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Lewes, Delaware
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January 10, 1997     Cape Gazette
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January 10, 1997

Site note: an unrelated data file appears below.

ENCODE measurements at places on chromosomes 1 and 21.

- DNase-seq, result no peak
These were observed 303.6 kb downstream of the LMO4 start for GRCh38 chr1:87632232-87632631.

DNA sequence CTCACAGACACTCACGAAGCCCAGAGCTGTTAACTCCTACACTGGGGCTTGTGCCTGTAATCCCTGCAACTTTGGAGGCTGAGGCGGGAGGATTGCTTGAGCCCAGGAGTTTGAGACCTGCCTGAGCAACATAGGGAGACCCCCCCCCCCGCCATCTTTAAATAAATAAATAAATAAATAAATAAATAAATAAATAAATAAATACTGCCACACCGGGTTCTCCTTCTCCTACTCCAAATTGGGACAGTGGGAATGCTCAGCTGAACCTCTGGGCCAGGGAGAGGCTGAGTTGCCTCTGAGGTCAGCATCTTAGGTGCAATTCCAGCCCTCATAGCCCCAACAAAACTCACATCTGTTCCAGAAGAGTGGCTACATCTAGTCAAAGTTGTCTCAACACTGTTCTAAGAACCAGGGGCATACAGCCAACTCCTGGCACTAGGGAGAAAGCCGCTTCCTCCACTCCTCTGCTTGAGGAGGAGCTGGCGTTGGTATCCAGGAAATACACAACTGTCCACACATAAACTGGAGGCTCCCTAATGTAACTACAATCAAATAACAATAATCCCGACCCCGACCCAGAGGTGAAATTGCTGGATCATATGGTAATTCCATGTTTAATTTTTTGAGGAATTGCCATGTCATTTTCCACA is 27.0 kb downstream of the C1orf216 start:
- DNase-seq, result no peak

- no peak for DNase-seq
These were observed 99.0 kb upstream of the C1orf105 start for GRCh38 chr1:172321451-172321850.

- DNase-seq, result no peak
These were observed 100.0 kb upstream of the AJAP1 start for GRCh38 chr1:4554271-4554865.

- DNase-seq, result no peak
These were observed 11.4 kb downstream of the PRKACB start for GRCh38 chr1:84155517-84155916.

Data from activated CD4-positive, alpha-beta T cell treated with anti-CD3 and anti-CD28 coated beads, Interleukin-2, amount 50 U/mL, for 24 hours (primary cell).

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CAPE GAZETTE, Friday, January 10 - January 16, 1997 - 27 Cancer Watch Cancer research says vitamins are best if from foods People relying on taking vitamins may not adhere to maintaining a well balanced diet Can supplemental vitamins, fiber and natural fruit and veg- etable compounds called "phyto- chemicals" in pill form work as well as foods to fight off cancer? At a recent symposium present- ed by the American Institute for Cancer Research, leading diet and cancer researchers said supple- ments are not a substitute for eat- ing plenty of plant-based foods. When our bodies absorb phyto- chemicals, vitamins and fiber from plant-based foods, they work in different ways to protect our health, by shielding cell mem- branes from damage to affecting rates of the cell division that is key to the cancer process. According to Gary G. Mead- ows, Professor of Pharmacology, Washington State Univers!ty, "Researchers still have not dis- covered answers to questions about dosage and combined ef- fects of these plant food elements. "Studies that find benefits from food substances use amounts that are far greater than in normal di- ets, and the toxic effect of large amounts of some vitamins and phytochemicals, and combina- tions of them, are still not known." That's one reason why taking large doses of vitamin and phyto- chemical supplement pills is not advisable, the researchers pointed out. "Many people believe that if a little is good, more must be bet- Chemically dependent meetings scheduled A Chemically Dependent Anonymous (CDA) group meets each Monday and Friday from 8 to 9 p.m. in Beebe Medical Center's cafeteria. For more information, call 645-3311. A CDA group also meets at Dry Dock in Angola at 8 p.m. on Fridays. DID YOU START YOUR POST-HOLIDAY DIET. 9 No YO-YOs! Dieting causes the body's metabolism to slow as a starvation response to conserve fu- el. Yo-yo dieters gain weight back more quickly and lose it more slow- ly next time. Also, continually losing and re- gaining weight appears to increase the levels of fat in the blood and thereby heart disease risks. Submitted by the YMCA For more information, call 227-8018 ter," Meadows commented. "In fact, overdoing any one thing of- ten has negative effects. When people rely too much on supplement pills, they tend to for- get about eating a balanced diet." Other uncertainties, Meadows said, are the lack of standardiza- tion in the manufacture and label- ing of complex phytochemical supplements, and not knowing how early in life or how long con- sumers have to take them to get beneficial effects. For example, people may take suppl.ements pills that claim to isolate the phytochemicals such as beta-carotene or sulphur com- pounds found in broccoli, garlic and other vegetables. However, in reality there may be so much processing in making supplements that the chemical composition of the compounds may be altered and ultimately yield few health benefits for the consumer, noted John D. Potter, head of the Cancer Prevention Re- search Program at the Fred Hutchinson Cancer Research Center, professor of epidemiology at the University of Washington, Seattle, and co-chair of the World Cancer Research Fund expert panel on diet and cancer. "Deodorized garlic, for exam- SAVE 20-50% pie, has wiped out at least half of the sulphur compounds that are beneficial in garlic. "And to re- lease a number of compounds in a vegetable such as garlic, you need to chew it, crush it or cook it. "But if you don't like the odor of garlic, you can eat a number of other foods and perhaps get the same benefit from different com- pounds with overlapping effects, and that's the point of eating a va- riety of vegetables and fruits." As for the familiar refrain of "no time to cook," the researchers advised Americans to put health before convenience by making time to prepare and cook more healthy foods like vegetables, even if it means giving up some "IV watching time. "We're a pill-taking society," Meadows pointed out. "Instead of changing our eating habits, we'd like to eat potato chips and take a pill to counteract the negative ef- fects. But that's not very realis- tic." Meadows advises looking at what we can do to eat for better health. The food industry is ex- pected to manufacture more foods fortified with phytochemicals and other health protectors, following the current trend of foods now available with extra calcium, such as orange juice and breakfast cere- als. For now, the researchers agreed, the best way to fortify our health and eat for lower cancer risk is by using salad bars, pack- aged salads, frozen vegetables and the wide variety of fresh fruit and vegetables that are more available than ever before. Beebe Doctors Close to Home It's important to know that there are qualified doctors and nurse practi- tioners close to your home. At Beebe Medical Center in Georgetown, Dr. Roberlltogan, an internist who also specializes in oncology, nurse practitioner Bonnie Hofstetter, and Dr. DomingoAviado, a primary care physician, will .diagnose and treat your health problems with skill and care. They are I[1t committed to caring for you and your good health. Beebe Call 856-3596 for an appointment with Beebe Medical Center doctors clos e to your home. 301 N. DuPont Hwy. Georgetown, DE